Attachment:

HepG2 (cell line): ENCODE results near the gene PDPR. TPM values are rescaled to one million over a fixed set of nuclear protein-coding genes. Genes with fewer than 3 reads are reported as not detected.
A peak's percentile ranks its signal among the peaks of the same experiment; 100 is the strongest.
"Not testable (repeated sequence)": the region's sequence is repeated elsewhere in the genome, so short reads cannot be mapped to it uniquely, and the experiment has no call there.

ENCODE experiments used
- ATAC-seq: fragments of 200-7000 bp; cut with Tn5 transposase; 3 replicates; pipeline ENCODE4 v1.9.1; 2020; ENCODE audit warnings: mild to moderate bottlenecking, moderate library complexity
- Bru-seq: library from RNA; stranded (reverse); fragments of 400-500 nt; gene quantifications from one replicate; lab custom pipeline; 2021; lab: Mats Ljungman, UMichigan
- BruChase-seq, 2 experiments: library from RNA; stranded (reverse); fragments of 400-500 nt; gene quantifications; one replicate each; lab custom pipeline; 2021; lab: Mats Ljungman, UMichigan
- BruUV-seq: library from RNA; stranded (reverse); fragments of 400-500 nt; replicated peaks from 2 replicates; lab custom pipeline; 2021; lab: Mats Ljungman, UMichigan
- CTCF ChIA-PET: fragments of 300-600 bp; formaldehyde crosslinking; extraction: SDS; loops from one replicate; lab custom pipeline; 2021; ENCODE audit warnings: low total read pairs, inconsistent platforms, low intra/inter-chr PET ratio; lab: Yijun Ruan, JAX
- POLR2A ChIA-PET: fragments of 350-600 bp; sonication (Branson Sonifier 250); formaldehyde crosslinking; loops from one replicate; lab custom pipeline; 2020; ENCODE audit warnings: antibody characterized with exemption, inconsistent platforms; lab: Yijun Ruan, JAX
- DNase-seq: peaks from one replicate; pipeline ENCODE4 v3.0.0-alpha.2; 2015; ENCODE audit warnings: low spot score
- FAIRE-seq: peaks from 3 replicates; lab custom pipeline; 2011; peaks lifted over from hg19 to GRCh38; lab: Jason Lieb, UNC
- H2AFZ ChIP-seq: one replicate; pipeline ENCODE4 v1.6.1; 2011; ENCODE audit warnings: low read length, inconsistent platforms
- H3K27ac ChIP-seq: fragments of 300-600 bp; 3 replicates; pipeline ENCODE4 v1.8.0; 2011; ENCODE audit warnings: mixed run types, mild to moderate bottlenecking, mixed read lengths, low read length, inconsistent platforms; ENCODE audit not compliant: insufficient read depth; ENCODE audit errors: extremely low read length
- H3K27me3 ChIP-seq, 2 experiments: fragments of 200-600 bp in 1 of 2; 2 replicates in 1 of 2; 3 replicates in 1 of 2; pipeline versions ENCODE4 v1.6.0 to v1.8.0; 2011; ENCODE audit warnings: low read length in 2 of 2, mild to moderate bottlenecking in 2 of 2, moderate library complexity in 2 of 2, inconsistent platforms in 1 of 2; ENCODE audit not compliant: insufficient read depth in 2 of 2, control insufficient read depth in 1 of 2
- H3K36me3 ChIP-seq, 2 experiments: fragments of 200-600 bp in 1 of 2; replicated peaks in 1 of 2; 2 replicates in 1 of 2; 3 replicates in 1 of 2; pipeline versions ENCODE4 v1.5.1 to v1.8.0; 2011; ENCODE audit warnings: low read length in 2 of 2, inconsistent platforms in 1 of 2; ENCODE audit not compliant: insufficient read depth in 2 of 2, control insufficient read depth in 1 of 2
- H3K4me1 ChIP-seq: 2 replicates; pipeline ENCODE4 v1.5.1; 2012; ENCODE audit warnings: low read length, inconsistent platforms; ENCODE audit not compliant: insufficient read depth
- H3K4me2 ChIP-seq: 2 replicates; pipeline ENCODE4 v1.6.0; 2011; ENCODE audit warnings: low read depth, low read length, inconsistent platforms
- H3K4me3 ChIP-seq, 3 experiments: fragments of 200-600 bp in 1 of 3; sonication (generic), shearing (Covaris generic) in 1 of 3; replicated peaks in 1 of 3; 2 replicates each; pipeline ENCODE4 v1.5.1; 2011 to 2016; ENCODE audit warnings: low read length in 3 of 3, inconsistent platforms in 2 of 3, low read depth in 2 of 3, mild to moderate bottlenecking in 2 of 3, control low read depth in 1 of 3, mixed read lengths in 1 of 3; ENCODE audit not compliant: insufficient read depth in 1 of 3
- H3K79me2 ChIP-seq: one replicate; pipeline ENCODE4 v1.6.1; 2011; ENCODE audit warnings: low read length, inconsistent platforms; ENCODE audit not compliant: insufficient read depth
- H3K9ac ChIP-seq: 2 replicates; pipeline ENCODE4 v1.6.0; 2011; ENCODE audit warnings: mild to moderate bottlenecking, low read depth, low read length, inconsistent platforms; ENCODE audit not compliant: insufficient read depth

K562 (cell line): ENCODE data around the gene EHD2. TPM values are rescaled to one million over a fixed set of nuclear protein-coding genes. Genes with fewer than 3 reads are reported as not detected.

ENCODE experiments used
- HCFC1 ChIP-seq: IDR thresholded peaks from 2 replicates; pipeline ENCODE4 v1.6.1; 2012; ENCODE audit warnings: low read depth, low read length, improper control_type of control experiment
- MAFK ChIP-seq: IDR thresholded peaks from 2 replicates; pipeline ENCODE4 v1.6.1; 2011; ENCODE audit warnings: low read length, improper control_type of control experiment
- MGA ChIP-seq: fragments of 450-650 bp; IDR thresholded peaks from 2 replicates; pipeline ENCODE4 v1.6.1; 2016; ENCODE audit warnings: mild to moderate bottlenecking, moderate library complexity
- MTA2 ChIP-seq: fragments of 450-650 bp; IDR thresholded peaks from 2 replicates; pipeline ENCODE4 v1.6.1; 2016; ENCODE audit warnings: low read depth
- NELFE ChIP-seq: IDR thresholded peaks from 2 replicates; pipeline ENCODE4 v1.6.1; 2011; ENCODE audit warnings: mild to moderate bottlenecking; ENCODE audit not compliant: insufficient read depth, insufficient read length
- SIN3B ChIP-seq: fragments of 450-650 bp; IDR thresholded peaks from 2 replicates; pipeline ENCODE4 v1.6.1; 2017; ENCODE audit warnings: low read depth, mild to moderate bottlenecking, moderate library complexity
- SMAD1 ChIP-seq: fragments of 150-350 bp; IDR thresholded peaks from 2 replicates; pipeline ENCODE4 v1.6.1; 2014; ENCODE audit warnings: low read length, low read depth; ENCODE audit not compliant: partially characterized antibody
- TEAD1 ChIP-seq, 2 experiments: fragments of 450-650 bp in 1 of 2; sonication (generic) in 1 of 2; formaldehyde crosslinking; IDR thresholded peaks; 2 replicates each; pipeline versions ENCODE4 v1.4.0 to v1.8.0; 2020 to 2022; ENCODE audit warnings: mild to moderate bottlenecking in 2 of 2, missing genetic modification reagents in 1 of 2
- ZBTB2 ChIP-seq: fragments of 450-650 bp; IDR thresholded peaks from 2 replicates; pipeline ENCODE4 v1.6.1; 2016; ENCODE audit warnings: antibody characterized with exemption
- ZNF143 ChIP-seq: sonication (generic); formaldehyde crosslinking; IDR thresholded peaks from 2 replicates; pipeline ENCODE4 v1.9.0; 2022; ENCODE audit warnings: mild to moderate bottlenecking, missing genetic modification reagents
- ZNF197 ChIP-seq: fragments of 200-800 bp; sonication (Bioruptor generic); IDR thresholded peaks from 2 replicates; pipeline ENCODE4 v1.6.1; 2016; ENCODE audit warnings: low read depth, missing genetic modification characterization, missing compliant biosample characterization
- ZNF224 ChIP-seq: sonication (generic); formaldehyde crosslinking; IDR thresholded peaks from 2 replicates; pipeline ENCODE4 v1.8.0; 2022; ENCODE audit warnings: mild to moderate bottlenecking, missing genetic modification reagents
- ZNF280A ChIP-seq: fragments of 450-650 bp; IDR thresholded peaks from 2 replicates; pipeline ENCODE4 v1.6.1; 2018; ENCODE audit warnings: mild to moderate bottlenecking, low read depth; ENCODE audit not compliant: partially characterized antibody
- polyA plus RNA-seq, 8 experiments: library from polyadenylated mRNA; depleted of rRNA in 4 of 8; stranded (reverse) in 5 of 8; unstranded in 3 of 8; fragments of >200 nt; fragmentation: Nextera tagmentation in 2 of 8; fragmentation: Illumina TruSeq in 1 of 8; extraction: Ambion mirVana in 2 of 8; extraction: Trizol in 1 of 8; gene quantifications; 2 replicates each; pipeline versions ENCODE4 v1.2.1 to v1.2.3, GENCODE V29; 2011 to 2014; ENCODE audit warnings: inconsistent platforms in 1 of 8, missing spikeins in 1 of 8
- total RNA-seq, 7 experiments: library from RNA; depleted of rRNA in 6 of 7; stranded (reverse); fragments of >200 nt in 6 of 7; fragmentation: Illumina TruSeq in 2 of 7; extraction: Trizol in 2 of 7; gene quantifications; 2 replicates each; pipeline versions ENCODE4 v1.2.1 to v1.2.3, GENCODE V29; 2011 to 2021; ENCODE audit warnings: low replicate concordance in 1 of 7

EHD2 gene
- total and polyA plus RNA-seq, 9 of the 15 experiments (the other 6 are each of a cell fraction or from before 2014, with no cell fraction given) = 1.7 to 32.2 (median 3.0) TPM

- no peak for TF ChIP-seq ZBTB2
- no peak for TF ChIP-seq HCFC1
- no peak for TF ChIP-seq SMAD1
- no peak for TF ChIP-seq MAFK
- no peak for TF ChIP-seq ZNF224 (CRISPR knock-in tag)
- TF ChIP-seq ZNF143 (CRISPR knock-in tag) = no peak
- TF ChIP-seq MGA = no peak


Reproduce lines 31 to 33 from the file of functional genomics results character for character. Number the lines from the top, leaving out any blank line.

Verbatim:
- TEAD1 ChIP-seq, 2 experiments: fragments of 450-650 bp in 1 of 2; sonication (generic) in 1 of 2; formaldehyde crosslinking; IDR thresholded peaks; 2 replicates each; pipeline versions ENCODE4 v1.4.0 to v1.8.0; 2020 to 2022; ENCODE audit warnings: mild to moderate bottlenecking in 2 of 2, missing genetic modification reagents in 1 of 2
- ZBTB2 ChIP-seq: fragments of 450-650 bp; IDR thresholded peaks from 2 replicates; pipeline ENCODE4 v1.6.1; 2016; ENCODE audit warnings: antibody characterized with exemption
- ZNF143 ChIP-seq: sonication (generic); formaldehyde crosslinking; IDR thresholded peaks from 2 replicates; pipeline ENCODE4 v1.9.0; 2022; ENCODE audit warnings: mild to moderate bottlenecking, missing genetic modification reagents